The Assembly just gave final passage to a no-fault divorce bill, which previously was approved in the Senate. If signed by Gov. David Paterson, New York would no longer be the only state that doesn’t allow no-fault divorce. The unofficial Assembly vote was 113-19; no one spoke against the bill during the debate.
Assembly sponsor Jonathan Bing, D-Manhattan, said lawmakers were “creating history” by voting on the issue.
“We are making the world better for our children and our grandchildren to provide them with an opportunity so that if they are part of a relationship that has ended, they will able to leave that relationship with dignity and with respect and with a better relationship with their children for it,” he said.
Under no-fault divorce, couples would be allowed to divorce after six months and the resolution of all financial issues. They would not have to prove fault, such as abandonment or adultery, or develop a separation agreement and live apart for at least a year in order to get divorced. Proponents said the changes would save time and money and court resources.
The Assembly and Senate previously approved two other bills related to no-fault divorce. One would require counsel fees to be awarded at the beginning of a divorce process and the other would require the spouse with more money to pay counsel fees for the other spouse at the onset of the divorce process.
Assembly Speaker Sheldon Silver, D-Manhattan, said earlier today that he had no assurance from Paterson that he would sign the bills, “but I assume he will. I have reason to believe he will.”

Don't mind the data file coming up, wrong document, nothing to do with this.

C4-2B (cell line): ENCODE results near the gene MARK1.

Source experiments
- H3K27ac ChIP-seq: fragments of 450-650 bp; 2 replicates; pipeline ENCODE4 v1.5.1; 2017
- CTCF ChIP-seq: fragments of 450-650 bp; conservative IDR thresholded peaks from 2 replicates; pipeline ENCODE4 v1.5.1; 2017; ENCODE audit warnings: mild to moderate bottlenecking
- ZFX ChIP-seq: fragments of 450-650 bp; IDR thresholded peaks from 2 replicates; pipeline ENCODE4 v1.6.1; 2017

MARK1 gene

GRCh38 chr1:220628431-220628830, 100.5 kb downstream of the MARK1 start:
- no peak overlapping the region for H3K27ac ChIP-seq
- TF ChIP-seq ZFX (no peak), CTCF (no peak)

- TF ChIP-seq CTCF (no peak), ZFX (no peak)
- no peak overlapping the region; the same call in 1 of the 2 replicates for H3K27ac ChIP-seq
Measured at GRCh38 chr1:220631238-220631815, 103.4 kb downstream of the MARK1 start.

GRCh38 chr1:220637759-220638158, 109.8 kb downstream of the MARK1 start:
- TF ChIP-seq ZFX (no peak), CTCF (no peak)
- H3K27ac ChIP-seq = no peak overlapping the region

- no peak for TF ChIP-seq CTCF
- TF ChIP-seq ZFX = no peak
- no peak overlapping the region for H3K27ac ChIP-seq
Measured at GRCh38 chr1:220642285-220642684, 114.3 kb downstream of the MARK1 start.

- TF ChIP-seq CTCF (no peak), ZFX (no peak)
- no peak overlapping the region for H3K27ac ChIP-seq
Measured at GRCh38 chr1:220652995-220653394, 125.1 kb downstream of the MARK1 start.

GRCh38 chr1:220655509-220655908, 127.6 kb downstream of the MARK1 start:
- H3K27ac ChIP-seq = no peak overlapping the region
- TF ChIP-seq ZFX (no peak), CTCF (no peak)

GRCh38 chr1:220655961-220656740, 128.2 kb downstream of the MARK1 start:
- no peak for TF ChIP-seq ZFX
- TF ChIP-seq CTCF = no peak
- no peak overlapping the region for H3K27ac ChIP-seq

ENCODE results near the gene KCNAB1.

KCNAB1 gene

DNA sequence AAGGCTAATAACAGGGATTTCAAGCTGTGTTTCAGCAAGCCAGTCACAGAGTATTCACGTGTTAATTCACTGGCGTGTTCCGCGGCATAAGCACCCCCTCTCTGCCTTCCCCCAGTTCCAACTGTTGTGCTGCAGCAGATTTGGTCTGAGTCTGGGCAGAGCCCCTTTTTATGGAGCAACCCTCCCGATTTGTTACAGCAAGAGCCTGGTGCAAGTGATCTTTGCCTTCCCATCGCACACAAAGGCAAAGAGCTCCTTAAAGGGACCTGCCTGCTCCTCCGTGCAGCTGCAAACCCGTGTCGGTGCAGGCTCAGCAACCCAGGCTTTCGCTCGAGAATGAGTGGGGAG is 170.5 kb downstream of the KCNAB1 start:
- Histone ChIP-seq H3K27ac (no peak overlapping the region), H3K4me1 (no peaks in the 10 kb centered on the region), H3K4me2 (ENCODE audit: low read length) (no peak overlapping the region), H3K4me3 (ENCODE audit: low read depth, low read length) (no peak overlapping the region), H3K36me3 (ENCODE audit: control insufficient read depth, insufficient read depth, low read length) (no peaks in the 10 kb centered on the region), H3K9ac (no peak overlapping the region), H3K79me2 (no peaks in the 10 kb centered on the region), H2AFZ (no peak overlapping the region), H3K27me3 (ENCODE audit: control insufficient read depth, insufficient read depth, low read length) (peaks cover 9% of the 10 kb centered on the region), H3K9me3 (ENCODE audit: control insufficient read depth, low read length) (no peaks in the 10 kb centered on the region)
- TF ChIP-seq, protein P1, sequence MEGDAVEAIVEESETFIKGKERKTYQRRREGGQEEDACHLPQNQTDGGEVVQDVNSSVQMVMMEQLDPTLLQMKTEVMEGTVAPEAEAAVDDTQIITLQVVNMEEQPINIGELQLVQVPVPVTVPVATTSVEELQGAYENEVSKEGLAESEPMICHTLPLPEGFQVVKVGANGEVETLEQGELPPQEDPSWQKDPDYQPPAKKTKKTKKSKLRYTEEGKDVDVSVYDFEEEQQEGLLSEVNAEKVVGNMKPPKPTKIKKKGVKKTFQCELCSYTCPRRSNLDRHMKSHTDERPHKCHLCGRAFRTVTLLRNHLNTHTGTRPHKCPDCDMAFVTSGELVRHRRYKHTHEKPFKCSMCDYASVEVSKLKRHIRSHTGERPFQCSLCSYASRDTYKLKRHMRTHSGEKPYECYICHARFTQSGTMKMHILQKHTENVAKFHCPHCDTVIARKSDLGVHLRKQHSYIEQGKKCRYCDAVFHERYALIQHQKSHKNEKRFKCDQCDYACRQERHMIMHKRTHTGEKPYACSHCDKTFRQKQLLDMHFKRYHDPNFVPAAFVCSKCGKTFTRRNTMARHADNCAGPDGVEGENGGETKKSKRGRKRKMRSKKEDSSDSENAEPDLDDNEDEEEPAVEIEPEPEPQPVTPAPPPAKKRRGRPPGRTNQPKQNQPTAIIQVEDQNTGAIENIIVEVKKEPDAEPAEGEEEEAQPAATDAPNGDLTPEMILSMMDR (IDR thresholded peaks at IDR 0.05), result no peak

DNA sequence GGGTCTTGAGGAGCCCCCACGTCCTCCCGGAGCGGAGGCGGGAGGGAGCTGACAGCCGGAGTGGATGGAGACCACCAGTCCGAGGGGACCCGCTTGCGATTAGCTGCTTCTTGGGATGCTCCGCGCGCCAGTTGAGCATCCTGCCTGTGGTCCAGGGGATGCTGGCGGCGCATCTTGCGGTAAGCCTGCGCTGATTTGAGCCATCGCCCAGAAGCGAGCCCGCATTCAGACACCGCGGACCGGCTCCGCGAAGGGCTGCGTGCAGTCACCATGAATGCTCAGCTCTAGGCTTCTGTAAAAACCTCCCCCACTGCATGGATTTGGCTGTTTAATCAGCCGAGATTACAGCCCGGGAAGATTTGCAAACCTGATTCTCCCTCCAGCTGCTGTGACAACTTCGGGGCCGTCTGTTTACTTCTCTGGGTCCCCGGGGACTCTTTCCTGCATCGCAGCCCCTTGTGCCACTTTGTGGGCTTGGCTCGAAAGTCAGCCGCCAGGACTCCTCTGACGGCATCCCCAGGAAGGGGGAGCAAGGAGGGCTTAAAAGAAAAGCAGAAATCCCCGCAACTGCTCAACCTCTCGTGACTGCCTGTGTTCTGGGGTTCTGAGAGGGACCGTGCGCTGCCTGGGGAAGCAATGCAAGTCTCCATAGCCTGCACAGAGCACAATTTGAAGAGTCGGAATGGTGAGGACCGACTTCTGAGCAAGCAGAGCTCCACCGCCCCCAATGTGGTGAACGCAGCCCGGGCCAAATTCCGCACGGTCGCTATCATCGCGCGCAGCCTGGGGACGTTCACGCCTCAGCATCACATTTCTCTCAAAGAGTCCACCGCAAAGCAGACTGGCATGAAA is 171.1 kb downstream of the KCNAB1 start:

The Women’s Bar Association, Legal Aid Society and state Bar Association support the no-fault bill, but the state Catholic Conference and New Yorkers for Constitutional Freedoms, an evangelical Christian group, does not.
The interim spousal-support guidelines create a framework for deciding the amount and duration of awards, said Assemblywoman Amy Paulin, D-Scarsdale, Westchester County, the bill sponsor in her house.
“The maintenance guidelines are a much-needed tool for courts to calculate temporary awards in a way that is fair and equitable to both parties,” she said in a statement. “It will lead to more predictable awards, allowing couples to better prepare for the financial consequences of divorce.”
If no-fault divorce were passed without the temporary support bill, it could have a negative financial impact on lesser-earning spouses, often women filing for divorce and their children, said Assembly Judiciary Committee Chairwoman Helene Weinstein, D-Brooklyn.
The legislation would revise the factors used in calculating post-marital income support, and it would require the state Law Revision Commission to review the maintenance awards in New York and their impact on post-marital income disparities. The commission, whose preliminary report would be due in nine months, would make recommendations to ensure that divorcing spouses fairly share the economic consequences of the split.